The AIAA SmSTC Small Satellite Mission of the Year Award is awarded annually to the mission that demonstrates a significant improvement in the capability of small satellites. Eligible missions will have launched, established communication, and acquired initial results from on-orbit since January 1, 2016. Eligible missions must have individual satellite wet mass of ~100 kg. “Significant improvement” includes innovations in: spacecraft structural design, scientific instrument development, communications capability, attitude determination and control capability, intersatellite coordination, constellation or cluster management, onboard computing, and others. The panel of judges may allow missions with earlier launch dates that had delayed ISS deployments or extensive on-orbit checkout periods to qualify on a case-by-case basis.
 
Note that there are fields where you may write in nominees that were not included on the list. The following databases may be useful:

1) https://sites.google.com/a/slu.edu/swartwout/home/cubesat-database

2) http://www.klofas.com/comm-table/

3) http://space.skyrocket.de/doc_sat/cubesat.htm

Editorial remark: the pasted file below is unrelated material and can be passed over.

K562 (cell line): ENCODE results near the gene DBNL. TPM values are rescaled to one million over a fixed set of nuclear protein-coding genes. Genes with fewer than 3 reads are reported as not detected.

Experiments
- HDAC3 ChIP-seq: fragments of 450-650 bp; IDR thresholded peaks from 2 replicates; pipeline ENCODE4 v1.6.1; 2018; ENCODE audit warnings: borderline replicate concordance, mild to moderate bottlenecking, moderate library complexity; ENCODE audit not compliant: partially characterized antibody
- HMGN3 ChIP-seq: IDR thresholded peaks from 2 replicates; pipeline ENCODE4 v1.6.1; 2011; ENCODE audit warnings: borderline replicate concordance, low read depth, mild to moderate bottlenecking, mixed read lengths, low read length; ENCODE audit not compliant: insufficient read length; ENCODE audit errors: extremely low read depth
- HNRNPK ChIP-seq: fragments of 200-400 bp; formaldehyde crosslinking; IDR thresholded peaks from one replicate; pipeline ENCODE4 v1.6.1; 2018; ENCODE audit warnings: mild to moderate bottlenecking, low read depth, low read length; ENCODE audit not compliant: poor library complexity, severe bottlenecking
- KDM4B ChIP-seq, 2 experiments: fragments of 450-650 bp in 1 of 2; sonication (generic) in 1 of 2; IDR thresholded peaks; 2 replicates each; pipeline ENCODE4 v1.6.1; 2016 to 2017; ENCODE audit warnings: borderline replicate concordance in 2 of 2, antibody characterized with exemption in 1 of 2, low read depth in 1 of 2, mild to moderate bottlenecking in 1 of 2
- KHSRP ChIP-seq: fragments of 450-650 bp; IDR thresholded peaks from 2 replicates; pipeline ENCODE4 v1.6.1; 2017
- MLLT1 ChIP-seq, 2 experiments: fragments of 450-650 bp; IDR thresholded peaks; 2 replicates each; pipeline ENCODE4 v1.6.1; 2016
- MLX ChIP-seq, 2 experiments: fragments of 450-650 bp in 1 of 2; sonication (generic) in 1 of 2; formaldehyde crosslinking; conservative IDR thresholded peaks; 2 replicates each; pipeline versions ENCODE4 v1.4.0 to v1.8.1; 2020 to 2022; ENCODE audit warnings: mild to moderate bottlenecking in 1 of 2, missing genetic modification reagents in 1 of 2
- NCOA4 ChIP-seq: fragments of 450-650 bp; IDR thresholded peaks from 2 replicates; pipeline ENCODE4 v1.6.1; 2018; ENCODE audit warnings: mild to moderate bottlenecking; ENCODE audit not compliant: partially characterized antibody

The Technical Steering Committee will use nominations to generate a short list of finalists. The finalists will be notified and contribute to their mission description on the voting page that will be live at the opening of The SmallSatellite Conference (August 5-11, 2017). The SmallSat organizers will send an e-mail to conference attendees starting at the Pre-Conference Workshop with a link to the final voting webpage, asking the community to vote and rank the finalists. Voting will close at 11:59 pm on Wednesday, August 9th, and the winner will be announced at the Conference on Thursday, August 10th.
 
Your nominations will help us to capture the exciting innovations and achievements of the Small Satellite community, communicating the cutting-edge efforts of recent and ongoing missions and leading to interesting discussions that educate both the experts and the newcomers to the community.